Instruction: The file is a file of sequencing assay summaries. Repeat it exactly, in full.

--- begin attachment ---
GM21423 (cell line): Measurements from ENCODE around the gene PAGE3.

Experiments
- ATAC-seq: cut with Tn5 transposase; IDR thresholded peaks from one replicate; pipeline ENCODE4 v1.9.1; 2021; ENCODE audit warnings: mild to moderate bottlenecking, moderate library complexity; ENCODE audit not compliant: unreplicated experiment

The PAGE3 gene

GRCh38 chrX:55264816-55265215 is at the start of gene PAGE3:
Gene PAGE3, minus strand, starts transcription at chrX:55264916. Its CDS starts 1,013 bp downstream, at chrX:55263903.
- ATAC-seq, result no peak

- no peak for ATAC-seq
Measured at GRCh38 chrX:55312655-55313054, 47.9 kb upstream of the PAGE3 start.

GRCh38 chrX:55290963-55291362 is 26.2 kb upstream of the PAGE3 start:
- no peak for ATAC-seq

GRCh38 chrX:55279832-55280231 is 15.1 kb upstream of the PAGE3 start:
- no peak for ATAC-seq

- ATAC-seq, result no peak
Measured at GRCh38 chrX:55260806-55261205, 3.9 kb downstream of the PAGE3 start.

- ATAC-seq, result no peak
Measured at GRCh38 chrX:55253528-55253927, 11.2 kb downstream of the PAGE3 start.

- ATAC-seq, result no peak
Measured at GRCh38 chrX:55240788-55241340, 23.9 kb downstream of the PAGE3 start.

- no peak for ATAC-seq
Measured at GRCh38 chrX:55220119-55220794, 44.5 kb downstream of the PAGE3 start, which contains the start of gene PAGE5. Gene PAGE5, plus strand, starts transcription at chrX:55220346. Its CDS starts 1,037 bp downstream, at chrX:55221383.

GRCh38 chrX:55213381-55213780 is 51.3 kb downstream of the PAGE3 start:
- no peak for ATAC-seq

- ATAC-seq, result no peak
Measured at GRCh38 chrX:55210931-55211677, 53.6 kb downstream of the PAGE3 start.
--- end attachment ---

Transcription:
GM21423 (cell line): Measurements from ENCODE around the gene PAGE3.

Experiments
- ATAC-seq: cut with Tn5 transposase; IDR thresholded peaks from one replicate; pipeline ENCODE4 v1.9.1; 2021; ENCODE audit warnings: mild to moderate bottlenecking, moderate library complexity; ENCODE audit not compliant: unreplicated experiment

The PAGE3 gene

GRCh38 chrX:55264816-55265215 is at the start of gene PAGE3:
Gene PAGE3, minus strand, starts transcription at chrX:55264916. Its CDS starts 1,013 bp downstream, at chrX:55263903.
- ATAC-seq, result no peak

- no peak for ATAC-seq
Measured at GRCh38 chrX:55312655-55313054, 47.9 kb upstream of the PAGE3 start.

GRCh38 chrX:55290963-55291362 is 26.2 kb upstream of the PAGE3 start:
- no peak for ATAC-seq

GRCh38 chrX:55279832-55280231 is 15.1 kb upstream of the PAGE3 start:
- no peak for ATAC-seq

- ATAC-seq, result no peak
Measured at GRCh38 chrX:55260806-55261205, 3.9 kb downstream of the PAGE3 start.

- ATAC-seq, result no peak
Measured at GRCh38 chrX:55253528-55253927, 11.2 kb downstream of the PAGE3 start.

- ATAC-seq, result no peak
Measured at GRCh38 chrX:55240788-55241340, 23.9 kb downstream of the PAGE3 start.

- no peak for ATAC-seq
Measured at GRCh38 chrX:55220119-55220794, 44.5 kb downstream of the PAGE3 start, which contains the start of gene PAGE5. Gene PAGE5, plus strand, starts transcription at chrX:55220346. Its CDS starts 1,037 bp downstream, at chrX:55221383.

GRCh38 chrX:55213381-55213780 is 51.3 kb downstream of the PAGE3 start:
- no peak for ATAC-seq

- ATAC-seq, result no peak
Measured at GRCh38 chrX:55210931-55211677, 53.6 kb downstream of the PAGE3 start.